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June 2016 
In This Issue
Your BRC Team
Congratulations to
Eric Bregman, Audit Manager 
for his graduation from Leadership
After more than 12 years with Bernard Robinson & Company, L.L.P.,
Seldon Patty retired effective May 31, 2016. Seldon spent his professional career advising privately held businesses and their owners, first as an attorney, then as a CPA and a CVA. In his retirement, Seldon and his wife Dee plan to travel, play more golf, take care of a few home projects, and spend more time with their family, especially their granddaughter. We want to thank Seldon for his service and we wish Seldon and Dee the time of their lives - they've earned it!
Save the Date!

BRC Financial Symposiums

Presented by Bernard Robinson & Company, L.L.P.

Topics include tax updates, employment law and compliance, economic outlook for business planning, and more!

8 hours of CPE eligible

Three dates and locations for your convenience!

Winston-Salem Symposium-
October 25, 2016

Greensboro Symposium-
October 27, 2016

Raleigh Symposium-
November 3, 2016 

Noteworthy Links
IRS Tax Calendar for Businesses & Self-Employed
IRS: Small Business Health Insurance Credit
Tax Credit Opportunity for Individuals with Household Employees
By Brittany Grubbs, CPA, Manager
Do you have a household employee (caretaker, housekeeper, nanny, etc.) and report the employee's income and employer taxes on Schedule H of your individual income tax return? Did you know there is a federal tax credit available if you pay for the household employee's health insurance? This can be a valuable benefit for both the employee and the employer. To qualify for the credit, you must be an eligible small employer. To be an eligible small employer, you must
  1. Pay for employee health coverage under a qualifying arrangement,
  2. Have fewer than 25 full-time equivalent employees for the tax year, and
  3. Pay average annual wages for the tax year of less than $52,000 per full-time equivalent employee.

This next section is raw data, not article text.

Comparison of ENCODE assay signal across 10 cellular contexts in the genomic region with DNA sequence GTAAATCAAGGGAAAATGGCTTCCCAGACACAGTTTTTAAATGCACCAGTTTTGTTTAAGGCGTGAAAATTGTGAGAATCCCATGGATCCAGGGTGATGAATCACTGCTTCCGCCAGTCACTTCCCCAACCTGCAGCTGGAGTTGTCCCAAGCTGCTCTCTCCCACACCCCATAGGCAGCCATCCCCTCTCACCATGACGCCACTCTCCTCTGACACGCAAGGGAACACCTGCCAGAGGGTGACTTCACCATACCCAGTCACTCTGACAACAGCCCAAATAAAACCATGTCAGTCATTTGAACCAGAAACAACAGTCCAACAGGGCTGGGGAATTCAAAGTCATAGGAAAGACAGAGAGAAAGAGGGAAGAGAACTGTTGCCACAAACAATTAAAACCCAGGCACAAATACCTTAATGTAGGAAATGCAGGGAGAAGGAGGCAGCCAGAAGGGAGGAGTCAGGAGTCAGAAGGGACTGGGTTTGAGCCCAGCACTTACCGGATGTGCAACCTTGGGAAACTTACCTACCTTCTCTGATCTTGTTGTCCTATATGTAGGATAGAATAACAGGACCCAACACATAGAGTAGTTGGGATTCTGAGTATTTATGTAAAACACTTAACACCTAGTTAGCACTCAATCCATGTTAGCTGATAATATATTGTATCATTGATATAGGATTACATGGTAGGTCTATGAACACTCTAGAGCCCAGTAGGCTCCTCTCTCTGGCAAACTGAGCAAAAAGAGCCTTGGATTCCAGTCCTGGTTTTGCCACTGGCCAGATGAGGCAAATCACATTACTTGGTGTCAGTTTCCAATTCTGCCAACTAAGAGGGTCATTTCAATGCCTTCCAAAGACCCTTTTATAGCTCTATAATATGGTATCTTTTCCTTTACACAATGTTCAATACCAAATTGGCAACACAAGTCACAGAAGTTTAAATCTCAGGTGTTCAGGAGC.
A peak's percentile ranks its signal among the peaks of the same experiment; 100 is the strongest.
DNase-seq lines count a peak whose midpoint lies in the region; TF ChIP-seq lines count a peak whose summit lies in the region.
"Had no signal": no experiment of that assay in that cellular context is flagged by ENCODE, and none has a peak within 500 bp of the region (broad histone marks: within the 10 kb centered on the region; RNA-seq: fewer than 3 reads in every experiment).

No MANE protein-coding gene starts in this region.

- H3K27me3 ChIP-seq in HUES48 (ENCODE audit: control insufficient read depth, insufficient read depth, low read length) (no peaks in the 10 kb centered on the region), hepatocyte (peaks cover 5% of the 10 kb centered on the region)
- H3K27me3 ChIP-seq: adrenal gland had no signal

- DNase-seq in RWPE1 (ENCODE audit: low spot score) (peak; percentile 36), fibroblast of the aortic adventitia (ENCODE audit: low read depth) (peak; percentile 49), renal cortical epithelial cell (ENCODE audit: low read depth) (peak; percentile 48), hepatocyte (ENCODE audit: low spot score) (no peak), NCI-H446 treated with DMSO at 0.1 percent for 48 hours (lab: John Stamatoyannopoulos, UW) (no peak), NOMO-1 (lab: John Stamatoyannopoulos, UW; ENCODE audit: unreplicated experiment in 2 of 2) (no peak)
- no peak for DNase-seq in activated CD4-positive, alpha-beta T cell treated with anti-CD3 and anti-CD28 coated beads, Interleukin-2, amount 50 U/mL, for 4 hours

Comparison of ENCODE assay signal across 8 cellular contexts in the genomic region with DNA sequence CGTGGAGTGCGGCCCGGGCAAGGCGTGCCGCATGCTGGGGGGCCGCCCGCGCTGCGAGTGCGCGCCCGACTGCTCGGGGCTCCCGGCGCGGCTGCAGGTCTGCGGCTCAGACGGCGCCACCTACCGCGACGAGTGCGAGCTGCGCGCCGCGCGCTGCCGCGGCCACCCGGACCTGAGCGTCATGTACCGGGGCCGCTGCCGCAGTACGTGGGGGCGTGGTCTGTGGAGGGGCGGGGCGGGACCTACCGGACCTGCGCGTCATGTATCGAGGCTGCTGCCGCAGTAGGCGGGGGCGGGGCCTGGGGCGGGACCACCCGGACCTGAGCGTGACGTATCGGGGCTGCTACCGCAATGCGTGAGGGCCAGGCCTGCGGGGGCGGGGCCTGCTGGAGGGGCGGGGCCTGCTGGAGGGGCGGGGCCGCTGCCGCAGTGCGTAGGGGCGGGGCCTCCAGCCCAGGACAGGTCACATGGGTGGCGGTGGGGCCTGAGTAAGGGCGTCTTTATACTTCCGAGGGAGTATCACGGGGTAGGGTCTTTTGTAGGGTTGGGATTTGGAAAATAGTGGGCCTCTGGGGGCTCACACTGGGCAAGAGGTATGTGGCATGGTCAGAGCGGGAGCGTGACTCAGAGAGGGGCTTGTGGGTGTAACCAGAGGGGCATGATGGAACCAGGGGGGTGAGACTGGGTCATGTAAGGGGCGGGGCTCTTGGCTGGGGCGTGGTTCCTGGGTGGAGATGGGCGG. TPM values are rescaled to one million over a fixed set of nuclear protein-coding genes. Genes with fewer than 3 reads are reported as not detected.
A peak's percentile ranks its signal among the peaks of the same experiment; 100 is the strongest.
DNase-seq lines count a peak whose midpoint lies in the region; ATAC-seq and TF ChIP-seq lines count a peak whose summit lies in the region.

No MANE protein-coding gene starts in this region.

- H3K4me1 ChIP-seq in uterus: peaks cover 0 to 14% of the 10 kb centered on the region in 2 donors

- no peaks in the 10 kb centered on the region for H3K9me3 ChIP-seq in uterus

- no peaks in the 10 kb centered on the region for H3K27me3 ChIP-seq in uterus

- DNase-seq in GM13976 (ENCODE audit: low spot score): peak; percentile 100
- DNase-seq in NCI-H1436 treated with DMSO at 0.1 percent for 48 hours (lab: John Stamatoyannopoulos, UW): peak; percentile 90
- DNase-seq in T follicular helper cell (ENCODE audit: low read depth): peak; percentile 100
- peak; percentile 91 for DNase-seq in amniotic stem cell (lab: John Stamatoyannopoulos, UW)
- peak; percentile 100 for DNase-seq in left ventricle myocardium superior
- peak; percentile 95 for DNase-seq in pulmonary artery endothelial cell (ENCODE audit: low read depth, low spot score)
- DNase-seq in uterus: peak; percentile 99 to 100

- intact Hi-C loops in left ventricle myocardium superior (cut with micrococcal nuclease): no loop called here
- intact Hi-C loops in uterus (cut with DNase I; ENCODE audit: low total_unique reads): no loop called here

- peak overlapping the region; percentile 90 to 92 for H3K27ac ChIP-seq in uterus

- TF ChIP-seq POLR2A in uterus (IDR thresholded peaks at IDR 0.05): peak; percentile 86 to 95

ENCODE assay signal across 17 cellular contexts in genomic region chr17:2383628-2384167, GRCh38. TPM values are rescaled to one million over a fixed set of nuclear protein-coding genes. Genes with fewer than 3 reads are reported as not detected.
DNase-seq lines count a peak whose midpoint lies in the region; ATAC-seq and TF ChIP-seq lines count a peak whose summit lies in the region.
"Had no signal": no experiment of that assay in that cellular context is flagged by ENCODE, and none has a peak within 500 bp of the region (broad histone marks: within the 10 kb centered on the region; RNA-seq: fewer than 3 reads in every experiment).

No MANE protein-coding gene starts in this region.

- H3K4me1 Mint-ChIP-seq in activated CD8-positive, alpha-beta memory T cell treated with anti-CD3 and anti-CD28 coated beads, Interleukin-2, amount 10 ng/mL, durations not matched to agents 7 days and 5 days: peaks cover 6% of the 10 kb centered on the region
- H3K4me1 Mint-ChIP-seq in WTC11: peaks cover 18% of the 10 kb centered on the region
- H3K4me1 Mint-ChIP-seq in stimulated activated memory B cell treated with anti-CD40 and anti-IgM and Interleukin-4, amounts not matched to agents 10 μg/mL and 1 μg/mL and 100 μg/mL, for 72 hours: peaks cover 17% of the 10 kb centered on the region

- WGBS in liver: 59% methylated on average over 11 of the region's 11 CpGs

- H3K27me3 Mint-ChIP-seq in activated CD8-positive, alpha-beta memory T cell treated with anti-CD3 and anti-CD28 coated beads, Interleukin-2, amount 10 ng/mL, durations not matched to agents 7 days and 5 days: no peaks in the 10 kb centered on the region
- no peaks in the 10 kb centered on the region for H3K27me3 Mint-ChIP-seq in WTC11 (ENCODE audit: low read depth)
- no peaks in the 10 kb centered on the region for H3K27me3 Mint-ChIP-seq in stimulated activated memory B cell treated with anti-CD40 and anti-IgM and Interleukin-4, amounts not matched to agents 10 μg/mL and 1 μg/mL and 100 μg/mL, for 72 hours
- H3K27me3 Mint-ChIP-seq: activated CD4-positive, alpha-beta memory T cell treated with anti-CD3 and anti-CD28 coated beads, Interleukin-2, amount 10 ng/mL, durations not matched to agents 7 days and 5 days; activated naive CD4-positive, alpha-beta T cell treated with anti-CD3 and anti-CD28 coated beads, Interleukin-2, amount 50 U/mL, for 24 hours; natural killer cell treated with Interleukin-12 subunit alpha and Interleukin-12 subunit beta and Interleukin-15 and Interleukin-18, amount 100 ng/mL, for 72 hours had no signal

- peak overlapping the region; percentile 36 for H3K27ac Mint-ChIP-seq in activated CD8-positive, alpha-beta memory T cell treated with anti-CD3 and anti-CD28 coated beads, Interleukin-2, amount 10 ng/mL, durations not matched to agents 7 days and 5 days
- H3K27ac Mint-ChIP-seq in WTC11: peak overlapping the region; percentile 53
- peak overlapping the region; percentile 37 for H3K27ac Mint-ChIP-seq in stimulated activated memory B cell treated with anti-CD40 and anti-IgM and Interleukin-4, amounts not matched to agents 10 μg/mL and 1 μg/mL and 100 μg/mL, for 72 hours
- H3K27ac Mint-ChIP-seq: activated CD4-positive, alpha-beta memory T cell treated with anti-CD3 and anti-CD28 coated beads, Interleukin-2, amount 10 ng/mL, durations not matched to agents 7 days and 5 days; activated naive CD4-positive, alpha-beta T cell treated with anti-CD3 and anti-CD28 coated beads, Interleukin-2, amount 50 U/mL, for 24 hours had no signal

In general, a qualifying arrangement requires the employer to pay a uniform percentage of at least 50% of the cost of the health insurance premiums for each employee's health coverage. That health coverage must be purchased through the Small Business Health Options Program (SHOP) Marketplace. Before purchasing coverage, contact a professional who is well versed in the Affordable Care Act.

The credit is available to an eligible small employer for two tax years. If you think you might be eligible for this credit and would like more information, please contact your tax advisor.
The Final Overtime Rule: What Does it Mean for Your Non-Profit Organization?
By Jennilee Richardson, CPA, Manager

The Fair Labor Standards Act ("FLSA"), enacted in 1938, included overtime pay for employees working in excess of 40 hours per week, with exceptions, including a salary level test. The salary level was last adjusted in 2004 to $23,660.

In its recent Final Rule, the DOL announced the new annual salary threshold will be $47,476 beginning December 1, 2016, and will be adjusted every three years.

Are Your Employees Affected?
To be subject to the Final Rule, an employee must be covered by the FLSA through one of two types of coverage:
  • Enterprise Coverage
    • In general, Not for Profits ("NFPs") are not covered under FLSA unless they engage in commercial activities (e.g., operating a gift shop) that result in annual sales of $500,000 or more.
      • Income generated furthering a charitable mission are not included in the $500,000 limit (e.g., contributions, membership fees, donations).
    • NFPs included in the "named enterprises" listed below are covered by FLSA and subject to the Final Rule:
      • Hospitals,
      • Schools,
      • Governmental agencies, and
      • Organizations providing medical or nursing care for residents
  • Individual Coverage
    • NFPs may have employees who are individually covered by FLSA, even though the NFP does not meet the enterprise coverage standards.
    • Employees who engage in interstate commerce or the production of goods for interstate commerce are covered by FLSA, including:
      • Making or receiving out-of-state phone calls,
      • Receiving/sending mail or email to/from other states, or
      • Ordering/receiving goods from an out-of-state supplier.
What Can You Do?
  • Identify whether enterprise coverage or individual coverage applies.
  • Educate employees about the Final Rule.
  • Consider implementing time tracking.
  • Ensure an appropriate level of review occurs and is documented.
  • Talk to legal, tax, and payroll advisers before and after December 1, 2016.
  • Start now.
Estate Planning Series, Part 9
By Freddy Robinson, CPA, Partner